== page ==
Some of you reading this are dear family and friends, and I can't express how grateful I am for all of your support.
Some of you, I can't wait to meet. Either way, whichever side of the camp you're in, I wanted to talk about the "why" behind starting my own HR Consulting business.
Rewind to a little over 10 years ago - I was attending Linn Benton Community College, at 19 years old, trying to figure out what I was going to do "when I grow up" (By the way, has anyone reached that status yet?). I applied for an HR Assistant position with Pacific Cast Technologies in Albany. For some reason, these crazy people took a chance on a young girl with ZERO experience. It was like drinking through a firehose. I learned so much over the next 5 years, and had some super cool opportunities, like traveling to Pittsburgh for business trips, going to Santa Barbara and helping out with some college presentations, and getting to become so involved in our local community doing hiring campaigns and speaking at the local colleges. I got to implement multiple HR Information Systems/Applicant Tracking Systems. I got involved in workplace investigations. Built full onboarding systems. And had years of hiring over 100 people per year. Fun fact - I hired over 32 people in ONE MONTH. That was nuts.
I started to get restless and decided to try something new. I started working for Oregon State University's HR Department, serving the colleges of Business and Engineering. Because of my experience working in the private sector and the professionalism that COB and COE desired, I felt like I fit right in. I loved the clients I was serving. The biggest problem was that I felt like the amount of people interaction decreased so substantially, that I was starving for that interaction. I went from knowing 600 people by name, and being able to walk down and talk to them about their lives and families, to having a core group of about 12 people that I was able to talk to (not see) on a daily basis. That was hard.
We had our first baby, Emma, who is now almost 2 years old, during my time at OSU. Boy, did that change EVERYTHING. I had always been the person who thought I would go back after 3 months, put the kid in daycare, and move on. I mean, work needed me, right? That little baby knocked me flat on my butt. And OSU was extremely generous in their leave policies. I was able to take 2 months off completely, and then come back to work part time and remotely for almost 8 whole months. I dreaded going back, and I knew the call was coming. My boss called me and said "Breanna, I know this is hard. But you have to come back. Either that or you have to figure something else out". So, I figured something else out.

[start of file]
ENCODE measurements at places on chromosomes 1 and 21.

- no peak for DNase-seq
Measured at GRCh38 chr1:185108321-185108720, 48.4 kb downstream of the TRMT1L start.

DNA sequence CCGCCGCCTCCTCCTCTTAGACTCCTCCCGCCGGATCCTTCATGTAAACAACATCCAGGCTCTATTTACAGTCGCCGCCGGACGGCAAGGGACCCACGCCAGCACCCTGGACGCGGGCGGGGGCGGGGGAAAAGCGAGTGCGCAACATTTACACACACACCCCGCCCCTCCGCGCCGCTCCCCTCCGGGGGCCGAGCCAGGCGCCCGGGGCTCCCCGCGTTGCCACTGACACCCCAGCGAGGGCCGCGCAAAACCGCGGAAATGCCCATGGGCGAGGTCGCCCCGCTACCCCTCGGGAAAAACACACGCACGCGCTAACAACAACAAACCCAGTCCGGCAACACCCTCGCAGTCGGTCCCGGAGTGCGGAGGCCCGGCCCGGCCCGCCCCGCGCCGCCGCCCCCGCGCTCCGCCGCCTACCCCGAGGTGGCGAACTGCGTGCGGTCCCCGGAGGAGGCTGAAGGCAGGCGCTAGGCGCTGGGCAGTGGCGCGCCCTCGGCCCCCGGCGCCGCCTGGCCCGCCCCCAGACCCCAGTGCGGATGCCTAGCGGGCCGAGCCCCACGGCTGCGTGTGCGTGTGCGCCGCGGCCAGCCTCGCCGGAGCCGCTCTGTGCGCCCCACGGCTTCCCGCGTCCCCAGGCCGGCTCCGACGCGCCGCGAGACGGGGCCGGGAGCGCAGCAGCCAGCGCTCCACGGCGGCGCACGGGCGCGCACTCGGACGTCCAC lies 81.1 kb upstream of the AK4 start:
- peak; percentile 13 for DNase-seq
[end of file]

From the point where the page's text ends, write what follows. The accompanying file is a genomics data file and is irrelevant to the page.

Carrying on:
I started working for another small startup company, fully remotely, doing customer service. That quickly evolved into HR work, since that was my background. It was great, until it wasn't, and they told me that I couldn't have my baby at home with me while I worked. She was a distraction, "and I was putting her health and safety at risk". What? Nobody cared about Emma's health and safety more than I did. I quickly realized that the culture was not a fit for my personal values, even though I was doing the job (plus another whole HR role) with no complaints. OSU graciously took me back and let me work a part-time schedule.
From there, the position that I had held YEARS before at PCT reopened, and they took me back! And even allowed me to work remotely a few days per week. That was neat. Until COVID hit, and I was part of a big layoff that occurred. Which just propelled me into a dream that I had for years of starting my own HR Consulting business.
I refuse to believe that women only have two choices. To either give up their career and be a stay-at-home mom, or drop their kids at daycare every morning and go to a job, living for the weekend. Society tells us one thing, and I'm determined to prove it wrong. And to prove to Emma that she can have whatever life she wants, as long as she works for it. Along with the other little human we're growing, who will be joining us early next year.
So, whether we have or haven't met, I'd love to make you a cup of coffee, and hear your story.